Saraswati is the Hindu goddess of knowledge, art and learning. She is a part of the trinity of Saraswati and Parvati. All the three forms help the trinity of Brahma and Shiva to create and regenerate-recycle the Universe, respectively; the earliest known mention of Saraswati as a goddess is in the Rigveda. She has remained significant as a goddess from the Vedic period through modern times of Hindu traditions; some Hindus celebrate the festival of Vasant Panchami in her honour, mark the day by helping young children learn how to write the letters of the alphabet on that day. The Goddess is revered by believers of the Jain religion of west and central India, as well as some Buddhist sects. Saraswati, is a Sanskrit fusion word of saras meaning "pooling water", but sometimes translated as "speech". Associated with the river or rivers known as Saraswati, this combination therefore means "she who has ponds and pooling water" or "she who possesses speech", it is a Sanskrit composite word of surasa-vati which means "one with plenty of water".
The word Saraswati appears both as a significant deity in the Rigveda. In initial passages, the word refers to the Sarasvati River and is mentioned as one among several northwestern Indian rivers such as the Drishadvati. Saraswati connotes a river deity. In Book 2, the Rigveda describes Saraswati as the best of mothers, of rivers, of goddesses. अम्बितमे नदीतमे देवितमे सरस्वति — Rigveda 2.41.16Best of mothers, best of rivers, best of goddesses, Sarasvatī. Saraswati is celebrated as a feminine deity with healing and purifying powers of abundant, flowing waters in Book 10 of the Rigveda, as follows: अपो अस्मान मातरः शुन्धयन्तु घर्तेन नो घर्तप्वः पुनन्तु | विश्वं हि रिप्रं परवहन्ति देविरुदिदाभ्यः शुचिरापूत एमि || — Rigveda 10.17May the waters, the mothers, cleanse us, may they who purify with butter, purify us with butter, for these goddesses bear away defilement, I come up out of them pure and cleansed. — translated by John Muir In Vedic literature, Saraswati acquires the same significance for early Indians as that accredited to the river Ganges by their modern descendants.
In hymns of Book 10 of Rigveda, she is declared to be the "possessor of knowledge". Her importance grows in Vedas composed after Rigveda and in Brahmanas, the word evolves in its meaning from "waters that purify", to "that which purifies", to "vach that purifies", to "knowledge that purifies", into a spiritual concept of a goddess that embodies knowledge, music, muse, rhetoric, creative work and anything whose flow purifies the essence and self of a person. In Upanishads and Dharma Sastras, Saraswati is invoked to remind the reader to meditate on virtue, virtuous emoluments, the meaning and the essence of one's activity, one's action. Saraswati is known by many names in ancient Hindu literature; some examples of synonyms for Saraswati include Brahmani, Bharadi and Vachi, Kavijihvagravasini. Goddess Saraswati is known as Vidyadatri, Pustakdharini, Veenapani and Vagdevi. In the Hindi language, her name is written Hindi: सरस्वती. In the Telugu, Sarasvati is known as Chaduvula Thalli and Shārada.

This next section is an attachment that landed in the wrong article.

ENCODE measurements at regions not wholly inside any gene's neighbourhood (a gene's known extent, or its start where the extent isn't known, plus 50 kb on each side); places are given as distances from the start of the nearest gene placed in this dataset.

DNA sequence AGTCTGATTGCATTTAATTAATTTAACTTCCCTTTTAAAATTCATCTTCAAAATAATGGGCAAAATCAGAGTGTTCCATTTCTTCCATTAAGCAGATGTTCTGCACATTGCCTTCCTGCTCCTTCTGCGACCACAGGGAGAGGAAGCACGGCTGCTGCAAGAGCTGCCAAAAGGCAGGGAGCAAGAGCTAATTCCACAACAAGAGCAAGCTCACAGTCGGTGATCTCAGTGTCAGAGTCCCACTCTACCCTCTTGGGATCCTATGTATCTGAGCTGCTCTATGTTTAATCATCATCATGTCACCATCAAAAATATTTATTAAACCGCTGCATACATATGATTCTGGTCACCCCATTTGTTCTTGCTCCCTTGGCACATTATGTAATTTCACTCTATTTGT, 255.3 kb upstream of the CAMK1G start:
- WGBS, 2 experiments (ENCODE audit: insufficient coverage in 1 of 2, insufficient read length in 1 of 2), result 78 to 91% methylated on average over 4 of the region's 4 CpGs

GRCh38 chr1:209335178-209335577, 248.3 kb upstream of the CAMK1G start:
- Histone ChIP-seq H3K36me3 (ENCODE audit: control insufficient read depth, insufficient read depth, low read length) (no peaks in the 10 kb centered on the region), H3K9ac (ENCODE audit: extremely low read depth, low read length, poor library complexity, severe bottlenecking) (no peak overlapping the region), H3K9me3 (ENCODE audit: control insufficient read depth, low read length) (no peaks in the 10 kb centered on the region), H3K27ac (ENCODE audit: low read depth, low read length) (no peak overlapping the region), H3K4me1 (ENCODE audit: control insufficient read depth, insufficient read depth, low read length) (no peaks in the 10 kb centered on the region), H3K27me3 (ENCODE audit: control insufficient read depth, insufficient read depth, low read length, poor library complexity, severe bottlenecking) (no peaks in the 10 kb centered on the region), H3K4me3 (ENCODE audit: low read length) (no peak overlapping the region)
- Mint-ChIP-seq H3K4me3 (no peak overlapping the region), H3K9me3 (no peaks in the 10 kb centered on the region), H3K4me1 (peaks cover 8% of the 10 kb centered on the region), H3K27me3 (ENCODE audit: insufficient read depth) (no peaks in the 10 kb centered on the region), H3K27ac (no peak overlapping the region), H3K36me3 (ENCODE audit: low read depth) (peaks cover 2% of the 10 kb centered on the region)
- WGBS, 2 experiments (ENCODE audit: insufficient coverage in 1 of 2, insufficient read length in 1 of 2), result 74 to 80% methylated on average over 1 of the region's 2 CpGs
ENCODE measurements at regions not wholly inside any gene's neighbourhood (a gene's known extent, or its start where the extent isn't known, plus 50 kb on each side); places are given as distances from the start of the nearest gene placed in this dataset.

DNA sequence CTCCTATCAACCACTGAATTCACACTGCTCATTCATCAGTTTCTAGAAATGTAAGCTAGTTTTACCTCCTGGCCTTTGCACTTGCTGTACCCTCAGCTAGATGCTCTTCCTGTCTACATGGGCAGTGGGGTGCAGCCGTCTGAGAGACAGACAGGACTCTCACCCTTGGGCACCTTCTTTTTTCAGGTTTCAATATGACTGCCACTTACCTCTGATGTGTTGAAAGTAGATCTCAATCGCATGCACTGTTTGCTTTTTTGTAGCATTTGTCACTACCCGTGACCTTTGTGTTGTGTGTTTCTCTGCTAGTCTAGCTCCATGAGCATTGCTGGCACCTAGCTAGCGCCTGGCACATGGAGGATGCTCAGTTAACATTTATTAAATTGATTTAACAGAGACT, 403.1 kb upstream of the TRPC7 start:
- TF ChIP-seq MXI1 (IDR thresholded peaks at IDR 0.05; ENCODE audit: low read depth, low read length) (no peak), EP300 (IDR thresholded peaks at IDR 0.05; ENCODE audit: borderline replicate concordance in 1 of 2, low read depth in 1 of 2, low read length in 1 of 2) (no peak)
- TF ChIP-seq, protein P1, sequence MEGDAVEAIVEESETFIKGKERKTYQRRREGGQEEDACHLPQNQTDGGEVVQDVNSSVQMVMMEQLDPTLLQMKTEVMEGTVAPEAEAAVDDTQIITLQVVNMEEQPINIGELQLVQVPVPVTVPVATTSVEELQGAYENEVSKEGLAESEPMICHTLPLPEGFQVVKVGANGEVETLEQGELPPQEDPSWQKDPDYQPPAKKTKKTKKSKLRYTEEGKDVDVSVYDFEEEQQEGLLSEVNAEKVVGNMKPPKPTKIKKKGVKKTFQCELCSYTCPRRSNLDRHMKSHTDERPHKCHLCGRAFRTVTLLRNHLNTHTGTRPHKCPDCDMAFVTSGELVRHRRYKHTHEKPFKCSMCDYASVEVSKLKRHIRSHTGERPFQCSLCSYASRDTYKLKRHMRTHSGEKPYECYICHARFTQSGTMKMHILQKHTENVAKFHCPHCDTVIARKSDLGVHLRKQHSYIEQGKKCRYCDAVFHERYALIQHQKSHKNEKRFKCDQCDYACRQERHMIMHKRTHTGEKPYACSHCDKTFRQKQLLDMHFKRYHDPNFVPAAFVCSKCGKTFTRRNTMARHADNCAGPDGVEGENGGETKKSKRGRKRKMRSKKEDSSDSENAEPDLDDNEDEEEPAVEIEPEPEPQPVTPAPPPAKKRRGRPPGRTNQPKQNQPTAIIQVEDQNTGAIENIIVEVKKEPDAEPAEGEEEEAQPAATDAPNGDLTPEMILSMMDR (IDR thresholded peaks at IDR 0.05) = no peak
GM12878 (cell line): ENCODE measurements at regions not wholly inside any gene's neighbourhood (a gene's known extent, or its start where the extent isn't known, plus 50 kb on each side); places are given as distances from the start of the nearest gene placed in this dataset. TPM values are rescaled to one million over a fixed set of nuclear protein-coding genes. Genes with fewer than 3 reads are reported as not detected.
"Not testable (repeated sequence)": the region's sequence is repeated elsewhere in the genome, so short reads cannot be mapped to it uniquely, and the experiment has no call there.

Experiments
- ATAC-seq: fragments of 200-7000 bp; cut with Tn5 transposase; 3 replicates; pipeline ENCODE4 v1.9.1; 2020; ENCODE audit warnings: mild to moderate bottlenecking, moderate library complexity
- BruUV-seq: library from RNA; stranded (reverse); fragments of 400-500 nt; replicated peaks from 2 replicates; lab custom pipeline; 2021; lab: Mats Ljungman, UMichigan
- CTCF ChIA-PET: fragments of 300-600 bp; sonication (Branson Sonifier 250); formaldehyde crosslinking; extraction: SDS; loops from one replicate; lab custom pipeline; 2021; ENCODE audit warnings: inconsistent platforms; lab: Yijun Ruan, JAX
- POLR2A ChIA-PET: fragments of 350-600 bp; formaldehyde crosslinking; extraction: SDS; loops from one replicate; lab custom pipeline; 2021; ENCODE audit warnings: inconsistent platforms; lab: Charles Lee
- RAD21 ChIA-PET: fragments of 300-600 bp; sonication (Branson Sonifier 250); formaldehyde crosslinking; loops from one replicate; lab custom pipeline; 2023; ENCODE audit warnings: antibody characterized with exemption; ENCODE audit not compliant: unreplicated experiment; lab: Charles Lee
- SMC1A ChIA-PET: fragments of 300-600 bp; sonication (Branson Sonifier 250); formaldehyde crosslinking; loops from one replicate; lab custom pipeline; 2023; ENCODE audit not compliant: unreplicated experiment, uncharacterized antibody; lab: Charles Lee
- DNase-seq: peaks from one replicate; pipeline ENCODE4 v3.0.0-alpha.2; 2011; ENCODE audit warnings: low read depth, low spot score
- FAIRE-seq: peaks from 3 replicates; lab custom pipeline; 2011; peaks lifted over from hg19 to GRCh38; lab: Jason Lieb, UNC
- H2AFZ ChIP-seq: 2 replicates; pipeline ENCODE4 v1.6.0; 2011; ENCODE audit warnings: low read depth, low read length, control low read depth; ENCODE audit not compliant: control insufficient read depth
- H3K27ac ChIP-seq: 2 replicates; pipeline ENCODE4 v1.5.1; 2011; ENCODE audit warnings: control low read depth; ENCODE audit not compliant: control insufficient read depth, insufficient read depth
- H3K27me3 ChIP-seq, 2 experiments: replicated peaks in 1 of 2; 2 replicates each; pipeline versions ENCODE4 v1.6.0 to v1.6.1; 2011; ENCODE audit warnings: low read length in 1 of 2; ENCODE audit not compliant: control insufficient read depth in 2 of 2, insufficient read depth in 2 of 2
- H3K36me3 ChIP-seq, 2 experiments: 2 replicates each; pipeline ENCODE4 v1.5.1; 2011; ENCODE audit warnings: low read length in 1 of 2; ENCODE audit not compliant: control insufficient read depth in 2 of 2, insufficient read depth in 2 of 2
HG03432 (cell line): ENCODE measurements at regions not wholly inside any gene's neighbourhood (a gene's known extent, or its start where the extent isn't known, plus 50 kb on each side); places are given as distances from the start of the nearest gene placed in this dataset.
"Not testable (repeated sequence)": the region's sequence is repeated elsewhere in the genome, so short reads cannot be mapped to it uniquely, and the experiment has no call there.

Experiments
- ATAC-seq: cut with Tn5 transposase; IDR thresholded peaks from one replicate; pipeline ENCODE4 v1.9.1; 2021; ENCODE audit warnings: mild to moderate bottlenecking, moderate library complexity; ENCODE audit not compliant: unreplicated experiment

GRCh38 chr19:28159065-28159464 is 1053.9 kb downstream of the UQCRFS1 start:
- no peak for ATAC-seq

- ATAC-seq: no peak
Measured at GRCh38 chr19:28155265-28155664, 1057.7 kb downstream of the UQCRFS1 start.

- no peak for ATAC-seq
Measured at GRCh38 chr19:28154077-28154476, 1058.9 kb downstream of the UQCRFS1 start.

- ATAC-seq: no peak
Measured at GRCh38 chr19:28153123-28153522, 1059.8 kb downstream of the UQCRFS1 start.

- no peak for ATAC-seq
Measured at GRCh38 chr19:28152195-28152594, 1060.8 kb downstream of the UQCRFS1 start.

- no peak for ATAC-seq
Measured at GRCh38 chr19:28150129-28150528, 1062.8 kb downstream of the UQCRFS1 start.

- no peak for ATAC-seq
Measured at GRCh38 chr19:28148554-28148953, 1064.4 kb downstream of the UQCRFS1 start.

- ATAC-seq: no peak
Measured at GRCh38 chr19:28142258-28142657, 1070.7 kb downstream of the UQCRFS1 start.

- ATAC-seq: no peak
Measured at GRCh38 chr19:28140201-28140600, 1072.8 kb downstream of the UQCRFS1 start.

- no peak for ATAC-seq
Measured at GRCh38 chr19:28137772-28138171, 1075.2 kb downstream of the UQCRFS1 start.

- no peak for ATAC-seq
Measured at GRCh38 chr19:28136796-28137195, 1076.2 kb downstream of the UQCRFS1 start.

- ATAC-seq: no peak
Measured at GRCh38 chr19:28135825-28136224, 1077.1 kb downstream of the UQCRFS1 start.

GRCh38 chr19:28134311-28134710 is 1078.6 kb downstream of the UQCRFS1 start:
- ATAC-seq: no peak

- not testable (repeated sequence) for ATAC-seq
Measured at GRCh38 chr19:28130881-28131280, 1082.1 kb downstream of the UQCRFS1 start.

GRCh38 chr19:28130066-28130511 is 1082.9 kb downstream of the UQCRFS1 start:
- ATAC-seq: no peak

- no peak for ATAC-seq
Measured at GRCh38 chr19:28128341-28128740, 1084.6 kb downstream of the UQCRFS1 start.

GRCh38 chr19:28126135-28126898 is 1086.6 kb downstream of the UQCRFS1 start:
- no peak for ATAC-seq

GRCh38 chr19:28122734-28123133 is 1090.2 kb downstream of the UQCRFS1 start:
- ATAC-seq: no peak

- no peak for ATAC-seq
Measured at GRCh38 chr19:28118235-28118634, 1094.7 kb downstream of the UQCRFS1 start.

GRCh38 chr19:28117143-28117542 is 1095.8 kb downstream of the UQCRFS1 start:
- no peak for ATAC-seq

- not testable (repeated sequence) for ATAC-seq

In Konkani, she is referred to as Shārada, Pustakadhārini, Vidyadāyini. In Kannada, variants of her name include Sharade, Sharadamba, Vāni, Veenapani in the famous Sringeri temple. In Tamil, she is known as Kalaimagal, Kalaivāni, Vāni and Bharathi, she is addressed as Sāradā, Shāradā, Veenā-pustaka-dhārini, Vāgdevi, Vāgishvari, Vāni, Varadhanāyaki, Sāvitri, Gāyatri. In India, she is locally spelled as ￼￼Assamese_language:সৰস্বতী,Saraswati, Bengali: সরস্বতী, Saraswati?, Malayalam: സരസ്വതി, Saraswati?, Tamil: சரஸ்வதி, Sarasvatī?. In Odia as ସରସ୍ଵତୀ Saraswati. Outside Nepal and India, she is known in Burmese as Thurathadi or Tipitaka Medaw, in Chinese as Biàncáitiān, in Japanese as Benzaiten and in Thai as Suratsawadi or Saratsawadi. In Hindu tradition, Sarasvati has retained her significance as a goddess from the Vedic age up to the present day. In Shanti Parva of the Hindu epic Mahabharata, Saraswati is called the mother of the Vedas, as the celestial creative symphony who appeared when Brahma created the universe.
In Book 2 of Taittiriya Brahmana, she is called “the mother of eloquent speech and melodious music”. Saraswati is the active power of Brahma, she is mentioned in many minor Sanskrit publications such as Sarada Tilaka of 8th century CE as follows, May the goddess of speech enable us to attain all possible eloquence, she who wears on her locks a young mo
Matsya is the fish avatar in the ten primary avatars of Hindu god Vishnu. Matsya is described to have rescued Manu and earthly existence from a great deluge; the earliest accounts of Matsya as a fish-saviour equates him with the Vedic deity Prajapati. The fish-savior merges with the identity of Brahma in post-Vedic era, still as an avatar of Vishnu; the legends associated with Matsya expand and vary in Hindu texts. These legends have embedded symbolism, where a small fish with Manu's protection grows to become a big fish, the fish saves earthly existence. Matsya iconography sometimes is zoomorphic as a giant fish with a horn, or anthropomorphic in the form of a human torso connected to the rear half of a fish. Matsya is a Sanskrit word and means "fish"; the term appears in the Rigveda. It is related to maccha, which means fish; the section 1.8.1 of the Shatapatha Brahmana is the earliest extant text to mention Matsya and the flood myth in Hinduism. It makes no mention of Vishnu, instead identifies the fish with Prajapati-Brahma.